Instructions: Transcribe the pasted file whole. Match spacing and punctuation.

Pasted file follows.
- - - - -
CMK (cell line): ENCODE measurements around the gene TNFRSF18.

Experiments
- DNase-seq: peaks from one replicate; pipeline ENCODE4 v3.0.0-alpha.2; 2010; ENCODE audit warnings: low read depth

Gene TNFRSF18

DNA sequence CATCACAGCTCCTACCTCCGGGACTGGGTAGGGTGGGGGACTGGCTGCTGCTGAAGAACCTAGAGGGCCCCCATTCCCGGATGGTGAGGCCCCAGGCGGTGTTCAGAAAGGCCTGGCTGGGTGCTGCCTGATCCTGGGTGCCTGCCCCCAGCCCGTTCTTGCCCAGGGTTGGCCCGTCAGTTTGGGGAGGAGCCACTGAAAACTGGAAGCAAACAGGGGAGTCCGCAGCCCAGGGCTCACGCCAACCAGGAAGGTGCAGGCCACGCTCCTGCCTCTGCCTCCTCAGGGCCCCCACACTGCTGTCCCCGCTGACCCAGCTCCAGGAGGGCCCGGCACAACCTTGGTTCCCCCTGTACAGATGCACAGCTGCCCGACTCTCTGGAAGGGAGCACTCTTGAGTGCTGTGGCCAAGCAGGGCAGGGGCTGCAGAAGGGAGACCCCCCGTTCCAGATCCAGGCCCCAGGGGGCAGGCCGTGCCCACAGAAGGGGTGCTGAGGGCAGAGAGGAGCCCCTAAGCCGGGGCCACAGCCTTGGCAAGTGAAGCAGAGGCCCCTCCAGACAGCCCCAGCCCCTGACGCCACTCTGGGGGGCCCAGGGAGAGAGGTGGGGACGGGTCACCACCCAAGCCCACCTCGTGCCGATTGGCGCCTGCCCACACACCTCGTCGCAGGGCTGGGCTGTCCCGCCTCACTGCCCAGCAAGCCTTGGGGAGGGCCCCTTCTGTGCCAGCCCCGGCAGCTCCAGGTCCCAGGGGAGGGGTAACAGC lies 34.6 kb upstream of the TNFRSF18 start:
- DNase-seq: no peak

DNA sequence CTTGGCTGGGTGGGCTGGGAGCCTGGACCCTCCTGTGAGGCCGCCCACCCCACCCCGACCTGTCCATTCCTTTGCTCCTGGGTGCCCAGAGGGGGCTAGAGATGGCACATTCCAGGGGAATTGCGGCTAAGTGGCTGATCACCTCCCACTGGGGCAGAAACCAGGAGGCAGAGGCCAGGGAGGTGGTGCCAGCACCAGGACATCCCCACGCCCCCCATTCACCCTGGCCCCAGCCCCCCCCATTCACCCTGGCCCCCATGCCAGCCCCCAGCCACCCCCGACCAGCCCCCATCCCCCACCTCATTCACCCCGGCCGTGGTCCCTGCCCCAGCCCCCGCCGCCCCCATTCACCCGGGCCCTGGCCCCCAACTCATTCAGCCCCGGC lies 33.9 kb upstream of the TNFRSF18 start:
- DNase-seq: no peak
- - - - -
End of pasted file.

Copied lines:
CMK (cell line): ENCODE measurements around the gene TNFRSF18.

Experiments
- DNase-seq: peaks from one replicate; pipeline ENCODE4 v3.0.0-alpha.2; 2010; ENCODE audit warnings: low read depth

Gene TNFRSF18

DNA sequence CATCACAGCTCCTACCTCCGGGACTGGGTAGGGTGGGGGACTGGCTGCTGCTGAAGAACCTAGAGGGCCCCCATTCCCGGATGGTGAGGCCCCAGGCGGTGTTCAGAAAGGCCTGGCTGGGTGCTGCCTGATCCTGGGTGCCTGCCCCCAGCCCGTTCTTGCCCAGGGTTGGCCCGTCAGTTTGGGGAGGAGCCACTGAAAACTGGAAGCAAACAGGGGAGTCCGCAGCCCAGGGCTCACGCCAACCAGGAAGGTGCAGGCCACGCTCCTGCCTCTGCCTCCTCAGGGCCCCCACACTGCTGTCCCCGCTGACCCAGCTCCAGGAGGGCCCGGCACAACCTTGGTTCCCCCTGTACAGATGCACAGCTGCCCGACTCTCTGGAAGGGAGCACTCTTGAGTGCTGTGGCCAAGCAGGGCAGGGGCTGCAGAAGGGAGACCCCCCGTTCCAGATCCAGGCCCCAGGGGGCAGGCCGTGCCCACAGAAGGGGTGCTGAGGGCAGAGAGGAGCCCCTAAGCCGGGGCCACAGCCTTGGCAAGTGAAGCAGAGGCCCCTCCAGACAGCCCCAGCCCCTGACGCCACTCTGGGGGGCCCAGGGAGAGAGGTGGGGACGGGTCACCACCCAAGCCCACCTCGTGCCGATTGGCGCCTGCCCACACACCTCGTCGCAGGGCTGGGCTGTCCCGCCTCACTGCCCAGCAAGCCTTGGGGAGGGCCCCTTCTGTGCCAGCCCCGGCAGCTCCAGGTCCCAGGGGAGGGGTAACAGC lies 34.6 kb upstream of the TNFRSF18 start:
- DNase-seq: no peak

DNA sequence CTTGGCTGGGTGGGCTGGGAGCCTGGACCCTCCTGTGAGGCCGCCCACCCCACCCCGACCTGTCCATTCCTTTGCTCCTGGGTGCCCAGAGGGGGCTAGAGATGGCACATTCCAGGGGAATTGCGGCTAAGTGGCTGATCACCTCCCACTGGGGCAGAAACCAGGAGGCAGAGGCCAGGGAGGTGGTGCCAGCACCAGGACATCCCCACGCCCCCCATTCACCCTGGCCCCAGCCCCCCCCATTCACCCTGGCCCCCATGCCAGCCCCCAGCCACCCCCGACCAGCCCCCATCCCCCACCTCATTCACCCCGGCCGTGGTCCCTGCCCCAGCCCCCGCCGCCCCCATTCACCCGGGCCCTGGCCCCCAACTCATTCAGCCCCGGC lies 33.9 kb upstream of the TNFRSF18 start:
- DNase-seq: no peak